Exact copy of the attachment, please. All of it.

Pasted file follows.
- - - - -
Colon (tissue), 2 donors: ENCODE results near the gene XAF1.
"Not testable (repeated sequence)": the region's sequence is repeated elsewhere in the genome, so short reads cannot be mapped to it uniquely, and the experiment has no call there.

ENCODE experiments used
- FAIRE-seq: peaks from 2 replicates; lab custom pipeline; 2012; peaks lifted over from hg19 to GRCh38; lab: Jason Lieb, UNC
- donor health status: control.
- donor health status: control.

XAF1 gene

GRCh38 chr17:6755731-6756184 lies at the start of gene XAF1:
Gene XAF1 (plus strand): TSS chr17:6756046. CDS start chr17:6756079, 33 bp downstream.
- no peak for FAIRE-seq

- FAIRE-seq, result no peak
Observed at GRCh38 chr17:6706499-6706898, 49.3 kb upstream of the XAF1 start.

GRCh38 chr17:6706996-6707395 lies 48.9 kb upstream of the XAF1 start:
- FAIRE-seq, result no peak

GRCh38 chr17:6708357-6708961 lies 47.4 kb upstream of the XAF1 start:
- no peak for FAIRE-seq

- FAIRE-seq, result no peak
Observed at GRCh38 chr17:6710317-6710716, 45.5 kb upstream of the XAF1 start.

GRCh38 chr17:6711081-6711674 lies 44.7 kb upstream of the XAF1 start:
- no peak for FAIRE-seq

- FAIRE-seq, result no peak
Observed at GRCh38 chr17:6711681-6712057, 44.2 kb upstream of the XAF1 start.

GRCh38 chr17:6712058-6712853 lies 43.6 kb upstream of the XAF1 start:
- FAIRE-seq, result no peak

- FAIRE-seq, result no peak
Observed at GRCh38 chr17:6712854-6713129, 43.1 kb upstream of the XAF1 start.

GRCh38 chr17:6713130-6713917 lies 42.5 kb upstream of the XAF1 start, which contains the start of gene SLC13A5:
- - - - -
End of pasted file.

Colon (tissue), 2 donors: ENCODE results near the gene XAF1.
"Not testable (repeated sequence)": the region's sequence is repeated elsewhere in the genome, so short reads cannot be mapped to it uniquely, and the experiment has no call there.

ENCODE experiments used
- FAIRE-seq: peaks from 2 replicates; lab custom pipeline; 2012; peaks lifted over from hg19 to GRCh38; lab: Jason Lieb, UNC
- donor health status: control.
- donor health status: control.

XAF1 gene

GRCh38 chr17:6755731-6756184 lies at the start of gene XAF1:
Gene XAF1 (plus strand): TSS chr17:6756046. CDS start chr17:6756079, 33 bp downstream.
- no peak for FAIRE-seq

- FAIRE-seq, result no peak
Observed at GRCh38 chr17:6706499-6706898, 49.3 kb upstream of the XAF1 start.

GRCh38 chr17:6706996-6707395 lies 48.9 kb upstream of the XAF1 start:
- FAIRE-seq, result no peak

GRCh38 chr17:6708357-6708961 lies 47.4 kb upstream of the XAF1 start:
- no peak for FAIRE-seq

- FAIRE-seq, result no peak
Observed at GRCh38 chr17:6710317-6710716, 45.5 kb upstream of the XAF1 start.

GRCh38 chr17:6711081-6711674 lies 44.7 kb upstream of the XAF1 start:
- no peak for FAIRE-seq

- FAIRE-seq, result no peak
Observed at GRCh38 chr17:6711681-6712057, 44.2 kb upstream of the XAF1 start.

GRCh38 chr17:6712058-6712853 lies 43.6 kb upstream of the XAF1 start:
- FAIRE-seq, result no peak

- FAIRE-seq, result no peak
Observed at GRCh38 chr17:6712854-6713129, 43.1 kb upstream of the XAF1 start.

GRCh38 chr17:6713130-6713917 lies 42.5 kb upstream of the XAF1 start, which contains the start of gene SLC13A5: